The last 50 years has seen the emergence of passwords (or pass-numbers) to protect access to everything from your front door to your computer.  Cyberlore is has many examples of how poorly we apply this technology, and much of it’s true.  There are so many ways these security systems can fail, many of which are social and have nothing to do with technology.  Stories of passwords left as default, written in convenient places and being based on common personal information are often true, and DO put the user at risk.  Even when you use a random password, there are social ways to fail.

Earlier this week in a meeting, I was logging into Windows as one of our techs was watching me type and noted, “At least you don’t use a simple password”.  He could tell that from my finger movements.  It’s part of what our techs do for our clients, and it reminded me of something that happened years ago as I waited at an airport gate for my next flight.

It had been a long day and I was tired of reading.  I also happened to be facing the jet-way access door, but a little off to the side.  It was getting close to boarding time and a flight attendant walked up to the door.  Before she could enter she had to key in a pass-code on the five buttons of the door knob.  OK, I admit it – I was bored.  I couldn’t help but notice the pattern of movement her fingers made just before she turned the knob and went through the door.

A few minutes later another attendant did the same thing, verifying the code for me, or at least the required finger movement.  I laughed to myself at how easy it had been to visually crack this important security system, but didn’t realize what was to happen next.  I’m still laughing even today.  Here’s why:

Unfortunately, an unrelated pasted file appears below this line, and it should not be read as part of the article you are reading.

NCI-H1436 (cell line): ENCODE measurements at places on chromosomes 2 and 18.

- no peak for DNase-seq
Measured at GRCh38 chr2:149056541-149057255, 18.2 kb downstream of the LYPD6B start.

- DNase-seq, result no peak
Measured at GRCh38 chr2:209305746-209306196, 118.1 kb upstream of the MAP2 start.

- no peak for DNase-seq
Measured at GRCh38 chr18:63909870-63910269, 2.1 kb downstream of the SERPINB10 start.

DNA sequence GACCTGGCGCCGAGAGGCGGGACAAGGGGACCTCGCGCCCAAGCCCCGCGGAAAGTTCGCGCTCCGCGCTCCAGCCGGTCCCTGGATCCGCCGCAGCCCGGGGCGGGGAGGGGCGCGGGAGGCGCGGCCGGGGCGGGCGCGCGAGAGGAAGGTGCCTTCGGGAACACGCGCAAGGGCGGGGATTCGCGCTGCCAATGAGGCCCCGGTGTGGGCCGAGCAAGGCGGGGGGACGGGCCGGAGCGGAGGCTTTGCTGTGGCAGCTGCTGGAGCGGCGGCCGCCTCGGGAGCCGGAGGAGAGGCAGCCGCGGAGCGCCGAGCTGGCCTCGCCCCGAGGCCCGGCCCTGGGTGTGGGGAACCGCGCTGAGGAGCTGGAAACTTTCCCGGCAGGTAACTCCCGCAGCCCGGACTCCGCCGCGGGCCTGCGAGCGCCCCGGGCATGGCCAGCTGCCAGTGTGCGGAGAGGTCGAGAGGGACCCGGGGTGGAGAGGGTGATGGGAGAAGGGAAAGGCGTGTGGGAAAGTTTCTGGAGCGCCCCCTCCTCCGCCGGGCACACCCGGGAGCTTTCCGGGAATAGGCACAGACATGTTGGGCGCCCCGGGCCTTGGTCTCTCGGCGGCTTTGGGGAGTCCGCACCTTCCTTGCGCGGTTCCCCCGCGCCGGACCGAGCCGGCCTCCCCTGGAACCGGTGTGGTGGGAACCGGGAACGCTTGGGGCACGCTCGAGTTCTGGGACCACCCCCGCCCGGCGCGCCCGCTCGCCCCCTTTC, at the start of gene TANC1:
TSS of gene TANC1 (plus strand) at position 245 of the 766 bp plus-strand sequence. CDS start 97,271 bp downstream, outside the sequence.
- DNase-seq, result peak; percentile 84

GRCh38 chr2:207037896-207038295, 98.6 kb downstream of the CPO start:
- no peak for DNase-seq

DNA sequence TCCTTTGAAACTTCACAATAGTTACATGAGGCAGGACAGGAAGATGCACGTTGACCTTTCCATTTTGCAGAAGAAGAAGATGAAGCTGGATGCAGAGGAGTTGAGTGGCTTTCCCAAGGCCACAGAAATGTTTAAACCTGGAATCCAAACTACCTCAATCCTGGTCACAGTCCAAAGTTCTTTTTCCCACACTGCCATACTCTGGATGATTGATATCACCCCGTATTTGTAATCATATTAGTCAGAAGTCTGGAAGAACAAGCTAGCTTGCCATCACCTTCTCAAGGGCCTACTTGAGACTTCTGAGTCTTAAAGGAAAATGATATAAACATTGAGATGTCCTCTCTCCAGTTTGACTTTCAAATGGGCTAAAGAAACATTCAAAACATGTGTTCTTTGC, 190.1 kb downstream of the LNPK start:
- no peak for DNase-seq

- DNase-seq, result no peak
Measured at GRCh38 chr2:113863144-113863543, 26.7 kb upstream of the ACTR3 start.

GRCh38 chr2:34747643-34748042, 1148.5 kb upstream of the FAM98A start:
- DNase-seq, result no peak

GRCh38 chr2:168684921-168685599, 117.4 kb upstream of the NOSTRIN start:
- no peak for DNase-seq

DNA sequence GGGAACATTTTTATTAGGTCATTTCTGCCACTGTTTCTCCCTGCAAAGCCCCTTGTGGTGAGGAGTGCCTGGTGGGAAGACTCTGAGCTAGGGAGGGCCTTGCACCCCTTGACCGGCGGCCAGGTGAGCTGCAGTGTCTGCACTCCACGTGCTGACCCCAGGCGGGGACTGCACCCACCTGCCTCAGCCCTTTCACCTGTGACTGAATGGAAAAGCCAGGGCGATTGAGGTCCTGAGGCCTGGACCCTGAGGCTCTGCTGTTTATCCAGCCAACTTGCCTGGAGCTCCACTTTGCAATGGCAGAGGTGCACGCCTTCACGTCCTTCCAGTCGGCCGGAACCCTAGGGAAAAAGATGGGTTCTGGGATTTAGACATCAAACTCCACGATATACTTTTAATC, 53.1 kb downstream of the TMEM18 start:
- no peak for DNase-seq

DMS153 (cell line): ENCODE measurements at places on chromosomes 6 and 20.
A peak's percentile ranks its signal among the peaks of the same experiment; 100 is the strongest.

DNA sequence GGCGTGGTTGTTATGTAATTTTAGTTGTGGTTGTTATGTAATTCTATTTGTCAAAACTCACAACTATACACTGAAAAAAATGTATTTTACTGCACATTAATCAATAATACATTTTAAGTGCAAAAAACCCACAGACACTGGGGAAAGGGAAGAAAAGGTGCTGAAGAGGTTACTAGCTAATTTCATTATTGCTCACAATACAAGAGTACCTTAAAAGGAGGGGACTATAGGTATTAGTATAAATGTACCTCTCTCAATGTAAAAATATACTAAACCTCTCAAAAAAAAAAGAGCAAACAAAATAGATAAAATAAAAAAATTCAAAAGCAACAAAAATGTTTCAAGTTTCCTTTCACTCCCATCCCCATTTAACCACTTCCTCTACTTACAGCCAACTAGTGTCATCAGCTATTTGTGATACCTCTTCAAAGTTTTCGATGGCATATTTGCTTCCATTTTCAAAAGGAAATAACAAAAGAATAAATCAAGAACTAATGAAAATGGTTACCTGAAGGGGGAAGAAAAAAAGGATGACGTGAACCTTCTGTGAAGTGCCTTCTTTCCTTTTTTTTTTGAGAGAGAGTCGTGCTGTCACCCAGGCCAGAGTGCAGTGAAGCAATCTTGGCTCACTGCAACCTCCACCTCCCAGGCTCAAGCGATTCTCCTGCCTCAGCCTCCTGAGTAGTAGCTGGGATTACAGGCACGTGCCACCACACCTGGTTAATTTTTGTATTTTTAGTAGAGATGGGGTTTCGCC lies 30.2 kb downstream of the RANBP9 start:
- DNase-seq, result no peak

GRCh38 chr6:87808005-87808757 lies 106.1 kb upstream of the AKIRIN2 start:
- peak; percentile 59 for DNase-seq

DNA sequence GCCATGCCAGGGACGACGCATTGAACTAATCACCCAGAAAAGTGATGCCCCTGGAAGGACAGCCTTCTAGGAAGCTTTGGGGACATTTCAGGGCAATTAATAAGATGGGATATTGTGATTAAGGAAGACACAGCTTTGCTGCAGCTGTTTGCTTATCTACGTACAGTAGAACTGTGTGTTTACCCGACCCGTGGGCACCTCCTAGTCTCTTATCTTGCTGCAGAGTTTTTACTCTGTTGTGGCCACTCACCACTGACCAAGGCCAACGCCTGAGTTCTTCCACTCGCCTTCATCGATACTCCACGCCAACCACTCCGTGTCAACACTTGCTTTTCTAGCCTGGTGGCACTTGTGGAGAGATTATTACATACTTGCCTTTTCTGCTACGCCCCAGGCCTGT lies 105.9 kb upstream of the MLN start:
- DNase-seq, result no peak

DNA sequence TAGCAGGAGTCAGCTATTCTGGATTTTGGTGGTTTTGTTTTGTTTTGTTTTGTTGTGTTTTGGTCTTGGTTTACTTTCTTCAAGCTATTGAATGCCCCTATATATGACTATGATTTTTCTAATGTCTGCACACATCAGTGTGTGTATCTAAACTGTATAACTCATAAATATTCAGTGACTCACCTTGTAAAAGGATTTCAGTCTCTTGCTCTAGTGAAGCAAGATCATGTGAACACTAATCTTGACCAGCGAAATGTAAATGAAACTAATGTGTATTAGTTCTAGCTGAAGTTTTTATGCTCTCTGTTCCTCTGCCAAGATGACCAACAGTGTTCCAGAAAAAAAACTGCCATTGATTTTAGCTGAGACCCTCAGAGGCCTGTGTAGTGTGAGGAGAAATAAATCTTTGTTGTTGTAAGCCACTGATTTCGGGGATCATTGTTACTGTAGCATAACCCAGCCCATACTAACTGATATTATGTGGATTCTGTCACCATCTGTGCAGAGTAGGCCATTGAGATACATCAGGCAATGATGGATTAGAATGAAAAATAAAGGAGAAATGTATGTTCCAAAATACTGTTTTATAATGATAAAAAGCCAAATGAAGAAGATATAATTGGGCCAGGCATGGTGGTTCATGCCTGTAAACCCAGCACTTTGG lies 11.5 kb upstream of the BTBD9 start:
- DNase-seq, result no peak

A couple of minutes later the pilot arrived (or co-pilot – at least he had a scrambled-egg hat).  Anyway, he keyed in his code.  I immediately noticed it was different and wondered if there were multiple valid codes.  But then the door didn’t open.  He tried again – no luck.  I smiled to myself.  After a third time he swore quietly.  They had either changed the code, or he simply didn’t remember it correctly.

You may have already figured out what happened next.  Yep.  I took pity on him, walked up, entered the code, letting him on the plane.  After all, I wanted to go home without delay.  The look on his face reflected the irony of the situation, but he didn’t say anything.  I just smiled and sat back down.

The point is, your security can fail in many ways.  Keep an opened mind.  Cover as many bases as you can, but don’t expect any technology to be perfect.  Just good enough.

Rod Coleman
General Manager
Sierra Computer Group